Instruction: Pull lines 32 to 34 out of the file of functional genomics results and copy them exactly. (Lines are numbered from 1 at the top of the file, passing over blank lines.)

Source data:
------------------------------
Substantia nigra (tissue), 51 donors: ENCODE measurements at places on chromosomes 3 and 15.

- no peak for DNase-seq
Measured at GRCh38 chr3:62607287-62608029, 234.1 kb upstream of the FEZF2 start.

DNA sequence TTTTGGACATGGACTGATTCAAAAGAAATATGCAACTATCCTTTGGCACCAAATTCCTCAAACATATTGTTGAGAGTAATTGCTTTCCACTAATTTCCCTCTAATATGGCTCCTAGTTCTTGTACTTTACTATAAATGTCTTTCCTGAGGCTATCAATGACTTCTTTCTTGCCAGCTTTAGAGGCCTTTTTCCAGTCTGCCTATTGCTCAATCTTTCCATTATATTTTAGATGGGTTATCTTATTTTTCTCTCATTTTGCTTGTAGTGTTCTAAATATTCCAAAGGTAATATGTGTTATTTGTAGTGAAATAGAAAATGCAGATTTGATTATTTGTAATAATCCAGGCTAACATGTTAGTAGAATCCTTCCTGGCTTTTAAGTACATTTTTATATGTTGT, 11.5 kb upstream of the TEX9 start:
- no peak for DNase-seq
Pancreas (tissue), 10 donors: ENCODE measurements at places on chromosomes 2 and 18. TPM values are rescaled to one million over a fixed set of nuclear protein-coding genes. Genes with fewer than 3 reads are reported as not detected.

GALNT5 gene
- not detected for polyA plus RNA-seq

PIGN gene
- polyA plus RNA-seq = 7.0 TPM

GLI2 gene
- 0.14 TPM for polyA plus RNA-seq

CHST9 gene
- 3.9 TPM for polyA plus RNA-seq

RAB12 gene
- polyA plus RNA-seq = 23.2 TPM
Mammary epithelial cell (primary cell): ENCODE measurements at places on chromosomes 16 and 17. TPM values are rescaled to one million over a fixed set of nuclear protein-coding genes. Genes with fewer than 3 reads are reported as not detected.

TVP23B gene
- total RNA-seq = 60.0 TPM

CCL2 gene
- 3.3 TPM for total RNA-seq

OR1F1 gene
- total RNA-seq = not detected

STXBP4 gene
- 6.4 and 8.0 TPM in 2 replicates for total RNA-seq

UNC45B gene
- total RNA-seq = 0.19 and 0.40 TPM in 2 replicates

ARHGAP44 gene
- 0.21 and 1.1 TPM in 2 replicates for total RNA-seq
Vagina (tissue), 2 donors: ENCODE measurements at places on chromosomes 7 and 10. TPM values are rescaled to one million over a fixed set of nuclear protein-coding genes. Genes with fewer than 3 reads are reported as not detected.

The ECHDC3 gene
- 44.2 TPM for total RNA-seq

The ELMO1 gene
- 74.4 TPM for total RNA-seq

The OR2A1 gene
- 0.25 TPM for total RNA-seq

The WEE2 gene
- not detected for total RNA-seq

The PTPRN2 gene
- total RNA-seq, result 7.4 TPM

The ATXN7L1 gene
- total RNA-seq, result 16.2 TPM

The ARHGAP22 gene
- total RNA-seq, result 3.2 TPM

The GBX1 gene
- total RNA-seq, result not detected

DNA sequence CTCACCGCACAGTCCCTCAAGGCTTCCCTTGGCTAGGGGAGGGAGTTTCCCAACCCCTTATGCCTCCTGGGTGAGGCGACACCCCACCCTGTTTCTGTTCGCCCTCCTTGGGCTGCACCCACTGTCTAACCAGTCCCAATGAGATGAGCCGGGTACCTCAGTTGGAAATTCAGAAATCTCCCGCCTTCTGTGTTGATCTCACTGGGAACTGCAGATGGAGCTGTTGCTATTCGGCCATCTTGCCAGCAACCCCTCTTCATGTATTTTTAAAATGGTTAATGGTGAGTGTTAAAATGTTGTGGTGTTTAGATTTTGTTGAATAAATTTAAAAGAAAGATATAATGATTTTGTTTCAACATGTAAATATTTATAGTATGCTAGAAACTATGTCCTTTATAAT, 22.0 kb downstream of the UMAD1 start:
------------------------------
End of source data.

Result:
- 44.2 TPM for total RNA-seq

The ELMO1 gene
- 74.4 TPM for total RNA-seq